After the arrival of Chinese Buddhism in Japan, Korea and Vietnam; they developed their own traditions and literature in the local language.

Vajrayana texts

Image of leaves and the upper book cover of Thar pa chen po’i mod (The Sūtra of Great Liberation), showing Tibetan writings on black paper with an ink that contain gold, silver, copper, coral, lazurite, malachite, and mother of pearl. The unbound sheets are kept between two wooden boards covered with green brocade. The upper book cover shows the images of four of the Eight Medicine Buddhas.
Lama Yeshe Losal Rinpoche of Samye Ling Temple reads from prayer text.
Tibetan Buddhist manuscripts handmade with woodblock printing method by Tibetan buddhist monks of Tashilhunpo, Shigatse, Tibet in 1938

Buddhist tantras

The late Seventh century saw the rise of another new class of Buddhist texts, the Tantras, which focused on ritual practices and yogic techniques such as the use of Mantras, Dharanis, Mandalas, Mudras and Fire offerings.[74]

Many early Buddhist Tantric texts, later termed “action Tantras” (kriyā tantra), are mostly collections of magical mantras or phrases for mostly worldly ends called mantrakalpas (mantra manuals) and they do not call themselves Tantras.[75]

Later Tantric texts from the eighth century onward (termed variously Yogatantra, Mahayoga, and Yogini Tantras) advocated union with a deity (deity yoga), sacred sounds (mantras), techniques for manipulation of the subtle body and other secret methods with which to achieve swift Buddhahood.[76] Some Tantras contain antinomian and transgressive practices such as ingesting alcohol and other forbidden substances as well as sexual rituals.[77]

Some scholars such as Alexis Sanderson have argued that these later tantras, mainly the Yogini tantras, can be shown to have been influenced by non-Buddhist religious texts, mainly Tantric Śaivism and the Śaiva tantras.[78]

In East Asian Esoteric Buddhism and its Japanese offshoot, the Shingon school, the most influential tantras are those which focus on Vairocana Buddha, mainly, the Mahavairocana Tantra and the Vajrasekhara Sutra.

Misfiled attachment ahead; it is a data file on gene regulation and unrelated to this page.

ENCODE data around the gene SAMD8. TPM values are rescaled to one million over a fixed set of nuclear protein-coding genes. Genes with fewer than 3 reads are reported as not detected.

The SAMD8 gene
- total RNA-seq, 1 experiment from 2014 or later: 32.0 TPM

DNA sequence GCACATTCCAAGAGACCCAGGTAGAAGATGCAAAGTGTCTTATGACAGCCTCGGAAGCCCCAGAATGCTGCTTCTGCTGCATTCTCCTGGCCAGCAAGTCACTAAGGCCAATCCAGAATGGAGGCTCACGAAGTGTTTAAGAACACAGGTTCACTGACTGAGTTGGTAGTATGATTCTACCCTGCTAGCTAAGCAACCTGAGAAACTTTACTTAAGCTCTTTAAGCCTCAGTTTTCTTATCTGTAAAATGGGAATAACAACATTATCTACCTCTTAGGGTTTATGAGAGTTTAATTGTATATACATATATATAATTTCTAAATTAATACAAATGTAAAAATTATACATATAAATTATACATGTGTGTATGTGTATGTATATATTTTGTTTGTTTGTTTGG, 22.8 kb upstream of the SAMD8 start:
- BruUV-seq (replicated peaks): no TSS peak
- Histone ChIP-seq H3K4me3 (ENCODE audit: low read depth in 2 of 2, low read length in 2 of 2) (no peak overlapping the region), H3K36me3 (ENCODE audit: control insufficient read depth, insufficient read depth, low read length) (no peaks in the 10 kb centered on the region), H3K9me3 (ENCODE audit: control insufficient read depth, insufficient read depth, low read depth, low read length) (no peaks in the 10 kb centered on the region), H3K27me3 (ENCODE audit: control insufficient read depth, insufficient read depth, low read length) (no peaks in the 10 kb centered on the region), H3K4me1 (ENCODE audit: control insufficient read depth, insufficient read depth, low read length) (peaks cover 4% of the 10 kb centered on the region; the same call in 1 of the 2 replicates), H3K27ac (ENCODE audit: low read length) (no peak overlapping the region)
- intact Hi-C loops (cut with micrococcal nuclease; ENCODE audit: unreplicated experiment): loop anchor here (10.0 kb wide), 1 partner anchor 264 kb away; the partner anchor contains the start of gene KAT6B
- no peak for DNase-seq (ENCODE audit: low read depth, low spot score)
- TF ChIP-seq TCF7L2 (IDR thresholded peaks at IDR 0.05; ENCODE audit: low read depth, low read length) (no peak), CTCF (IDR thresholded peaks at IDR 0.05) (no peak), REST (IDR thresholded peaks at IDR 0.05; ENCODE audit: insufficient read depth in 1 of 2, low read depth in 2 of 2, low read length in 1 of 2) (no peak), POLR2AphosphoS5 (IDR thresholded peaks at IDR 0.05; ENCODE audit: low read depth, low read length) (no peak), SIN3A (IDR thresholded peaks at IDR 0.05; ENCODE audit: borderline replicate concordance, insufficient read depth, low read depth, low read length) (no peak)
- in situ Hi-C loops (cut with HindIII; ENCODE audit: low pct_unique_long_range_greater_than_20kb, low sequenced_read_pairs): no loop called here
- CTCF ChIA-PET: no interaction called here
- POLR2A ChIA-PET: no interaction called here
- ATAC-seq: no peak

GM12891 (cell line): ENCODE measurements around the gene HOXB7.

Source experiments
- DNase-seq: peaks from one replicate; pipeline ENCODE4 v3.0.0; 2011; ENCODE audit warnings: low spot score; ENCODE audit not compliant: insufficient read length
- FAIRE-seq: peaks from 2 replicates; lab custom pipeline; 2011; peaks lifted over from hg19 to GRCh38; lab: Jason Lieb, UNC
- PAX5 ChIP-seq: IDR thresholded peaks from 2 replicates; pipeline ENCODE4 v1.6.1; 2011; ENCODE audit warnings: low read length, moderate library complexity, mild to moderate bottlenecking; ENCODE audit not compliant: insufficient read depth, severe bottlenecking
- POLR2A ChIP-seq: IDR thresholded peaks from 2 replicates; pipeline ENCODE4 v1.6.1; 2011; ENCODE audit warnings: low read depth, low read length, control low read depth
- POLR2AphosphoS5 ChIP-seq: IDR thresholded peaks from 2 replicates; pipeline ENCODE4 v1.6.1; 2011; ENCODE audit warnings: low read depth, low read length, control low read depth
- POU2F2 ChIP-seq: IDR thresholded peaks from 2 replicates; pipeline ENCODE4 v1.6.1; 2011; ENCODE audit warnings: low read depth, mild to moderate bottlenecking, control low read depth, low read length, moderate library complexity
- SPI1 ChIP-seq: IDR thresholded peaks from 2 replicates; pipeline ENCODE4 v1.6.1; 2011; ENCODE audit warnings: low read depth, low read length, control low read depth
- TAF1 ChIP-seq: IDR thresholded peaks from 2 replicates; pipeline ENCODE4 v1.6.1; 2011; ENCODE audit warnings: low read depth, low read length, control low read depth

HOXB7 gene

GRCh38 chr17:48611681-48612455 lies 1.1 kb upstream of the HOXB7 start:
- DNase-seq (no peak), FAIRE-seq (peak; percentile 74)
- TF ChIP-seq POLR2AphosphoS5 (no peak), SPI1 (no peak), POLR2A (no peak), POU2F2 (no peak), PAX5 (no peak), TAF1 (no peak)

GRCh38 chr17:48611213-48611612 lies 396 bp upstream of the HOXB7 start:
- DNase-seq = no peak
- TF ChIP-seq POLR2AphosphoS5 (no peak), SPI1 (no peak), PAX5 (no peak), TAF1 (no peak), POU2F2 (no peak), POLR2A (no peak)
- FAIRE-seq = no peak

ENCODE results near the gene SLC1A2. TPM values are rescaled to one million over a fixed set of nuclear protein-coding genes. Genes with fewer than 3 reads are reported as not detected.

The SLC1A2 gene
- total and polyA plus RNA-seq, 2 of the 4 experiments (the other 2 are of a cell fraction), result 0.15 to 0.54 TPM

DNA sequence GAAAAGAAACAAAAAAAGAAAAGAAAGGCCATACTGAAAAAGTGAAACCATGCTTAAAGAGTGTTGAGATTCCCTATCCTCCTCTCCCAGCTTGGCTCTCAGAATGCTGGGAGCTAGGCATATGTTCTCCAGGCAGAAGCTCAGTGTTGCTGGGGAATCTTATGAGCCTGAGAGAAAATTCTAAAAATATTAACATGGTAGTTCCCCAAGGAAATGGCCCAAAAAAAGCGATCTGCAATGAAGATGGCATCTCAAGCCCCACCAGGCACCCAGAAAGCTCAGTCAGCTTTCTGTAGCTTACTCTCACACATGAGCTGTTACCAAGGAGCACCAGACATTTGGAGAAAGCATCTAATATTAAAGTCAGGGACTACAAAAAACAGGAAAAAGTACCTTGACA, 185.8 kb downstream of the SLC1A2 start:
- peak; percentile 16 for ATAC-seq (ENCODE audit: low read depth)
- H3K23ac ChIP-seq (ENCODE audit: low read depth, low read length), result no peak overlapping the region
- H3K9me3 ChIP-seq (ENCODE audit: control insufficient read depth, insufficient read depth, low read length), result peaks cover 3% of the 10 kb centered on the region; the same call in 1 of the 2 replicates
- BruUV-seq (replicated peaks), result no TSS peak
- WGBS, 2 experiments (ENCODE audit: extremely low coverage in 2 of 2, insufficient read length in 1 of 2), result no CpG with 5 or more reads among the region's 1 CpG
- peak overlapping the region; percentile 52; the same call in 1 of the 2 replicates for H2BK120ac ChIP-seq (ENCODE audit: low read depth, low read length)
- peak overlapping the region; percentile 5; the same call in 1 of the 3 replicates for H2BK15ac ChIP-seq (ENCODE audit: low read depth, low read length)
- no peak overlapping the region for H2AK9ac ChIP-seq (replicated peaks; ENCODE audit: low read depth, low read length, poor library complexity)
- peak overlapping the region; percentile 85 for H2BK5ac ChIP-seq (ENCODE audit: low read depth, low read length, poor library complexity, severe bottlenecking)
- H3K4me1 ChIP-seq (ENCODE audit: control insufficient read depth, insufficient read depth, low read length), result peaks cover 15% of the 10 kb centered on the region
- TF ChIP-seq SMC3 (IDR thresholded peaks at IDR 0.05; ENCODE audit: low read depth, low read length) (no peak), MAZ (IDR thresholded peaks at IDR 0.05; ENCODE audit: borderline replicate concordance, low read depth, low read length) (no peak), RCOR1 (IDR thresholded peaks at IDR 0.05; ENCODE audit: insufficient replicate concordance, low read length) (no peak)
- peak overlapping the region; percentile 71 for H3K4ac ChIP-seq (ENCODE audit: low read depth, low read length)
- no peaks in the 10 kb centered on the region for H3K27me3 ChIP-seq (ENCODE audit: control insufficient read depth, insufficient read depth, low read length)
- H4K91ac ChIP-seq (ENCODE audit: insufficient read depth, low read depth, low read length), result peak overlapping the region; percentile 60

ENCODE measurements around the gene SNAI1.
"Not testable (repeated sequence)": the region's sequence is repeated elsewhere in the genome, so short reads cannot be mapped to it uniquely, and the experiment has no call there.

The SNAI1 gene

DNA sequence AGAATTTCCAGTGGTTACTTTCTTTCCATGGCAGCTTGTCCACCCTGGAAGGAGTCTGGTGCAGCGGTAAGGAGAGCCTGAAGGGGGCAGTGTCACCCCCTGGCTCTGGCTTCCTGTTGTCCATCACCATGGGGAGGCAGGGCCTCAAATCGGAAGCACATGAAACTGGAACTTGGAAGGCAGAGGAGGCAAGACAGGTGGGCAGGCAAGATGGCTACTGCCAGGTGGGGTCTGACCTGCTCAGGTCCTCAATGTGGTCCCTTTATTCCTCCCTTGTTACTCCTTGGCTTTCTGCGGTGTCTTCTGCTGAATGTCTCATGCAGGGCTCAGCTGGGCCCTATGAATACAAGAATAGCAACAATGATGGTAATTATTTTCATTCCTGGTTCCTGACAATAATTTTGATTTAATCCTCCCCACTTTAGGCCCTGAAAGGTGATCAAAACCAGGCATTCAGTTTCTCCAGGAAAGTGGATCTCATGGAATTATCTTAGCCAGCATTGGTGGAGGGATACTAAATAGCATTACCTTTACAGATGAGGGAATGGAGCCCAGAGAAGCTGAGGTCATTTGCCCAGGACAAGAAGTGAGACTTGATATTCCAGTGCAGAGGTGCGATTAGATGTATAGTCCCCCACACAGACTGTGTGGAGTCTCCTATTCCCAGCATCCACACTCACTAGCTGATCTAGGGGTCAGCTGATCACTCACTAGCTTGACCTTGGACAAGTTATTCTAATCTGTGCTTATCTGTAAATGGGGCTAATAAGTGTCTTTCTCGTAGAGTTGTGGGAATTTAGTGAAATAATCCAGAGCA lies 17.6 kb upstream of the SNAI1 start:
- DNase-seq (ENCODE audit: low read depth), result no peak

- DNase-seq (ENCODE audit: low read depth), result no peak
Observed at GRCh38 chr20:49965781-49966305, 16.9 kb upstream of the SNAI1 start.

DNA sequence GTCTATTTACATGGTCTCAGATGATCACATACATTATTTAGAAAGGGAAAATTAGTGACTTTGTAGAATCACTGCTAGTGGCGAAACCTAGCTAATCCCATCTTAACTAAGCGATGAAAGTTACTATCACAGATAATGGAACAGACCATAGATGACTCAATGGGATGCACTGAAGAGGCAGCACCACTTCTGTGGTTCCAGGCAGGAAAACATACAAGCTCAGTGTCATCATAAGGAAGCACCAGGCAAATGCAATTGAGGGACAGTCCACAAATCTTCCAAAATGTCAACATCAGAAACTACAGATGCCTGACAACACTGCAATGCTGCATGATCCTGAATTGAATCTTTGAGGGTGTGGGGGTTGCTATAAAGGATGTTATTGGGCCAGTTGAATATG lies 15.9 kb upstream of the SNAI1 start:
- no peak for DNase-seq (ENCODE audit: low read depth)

Buddhist Tantras are key texts in Vajrayana Buddhism, which is the dominant form of Buddhism in Tibet, Bhutan and Mongolia. They can be found in the Chinese canon, but even more so in the Tibetan Kangyur which contains translations of almost 500 tantras. In the Tibetan tradition, there are various categories of tantra. The Sarma or New Translation schools of Tibetan Buddhism divide the Tantras into four main categories:

Anuttarayogatantra (Higher Yoga Tantra) is known in the Nyingma school as Mahayoga. Some of the most influential Higher Tantras in Indo-Tibetan Buddhism are the Guhyasamāja Tantra, the Hevajra Tantra, the Cakrasamvara Tantra, and the Kalacakra Tantra. The Nyingma school also has unique tantras of its own, not found in the other Tibetan schools, the most important of these are the Dzogchen tantras.

Other products of the Vajrayana literature

Tibetan Buddhism has a unique and special class of texts called terma (Tibetan: gTer-ma). These are texts (or ritual objects, etc.) believed either composed or hidden by tantric masters and/or elementally secreted or encoded in the elements and retrieved, accessed or rediscovered by other tantric masters when appropriate. Termas are discovered by tertöns (Tibetan: gTer-stons), whose special function is to reveal these texts. Some termas are hidden in caves or similar places, but a few are said to be 'mind termas,' which are 'discovered' in the mind of the tertön. The Nyingma school (and Bön tradition) has a large terma literature. Many of the terma texts are said to have been written by Padmasambhava, who is particularly important to the Nyingmas. Probably the best known terma text is the so-called Tibetan book of the dead, the Bardo Thodol.

A sadhana is a tantric spiritual practices text used by practitioners, primarily to practice the mandala or a particular yidam, or meditation deity. The Sādhanamālā is a collection of sadhanas.

Vajrayana adepts, known as mahasiddha, often expounded their teachings in the form of songs of realization. Collections of these songs such as the Caryāgīti, or the Charyapada are still in existence. The Dohakosha is a collection of doha songs by the yogi Saraha from the 9th century. A collection known in English as The Hundred Thousand Songs of Milarepa was composed by Tibetan Buddhist yogi Milarepa and is especially popular amongst members of the Kagyu school.

The Blue Annals (Standard Tibetan: deb ther sngon po) completed in 1476CE, authored by Gölo Zhönnupel (Tibetan: gos lo gzhon nu dpal, 1392–1481), is a historical survey of Tibetan Buddhism with a marked ecumenical view, focusing upon the dissemination of various sectarian traditions throughout Tibet.[79]

Namtar, or spiritual biographies, are another popular form of Tibetan Buddhist texts, whereby the teachings and spiritual path of a practitioner are explained through a review of their lifestory.

Kūkai wrote a number of treatises on Vajrayana Buddhism, and these are influential in Japanese Shingon Buddhism.

See also

Notes

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External links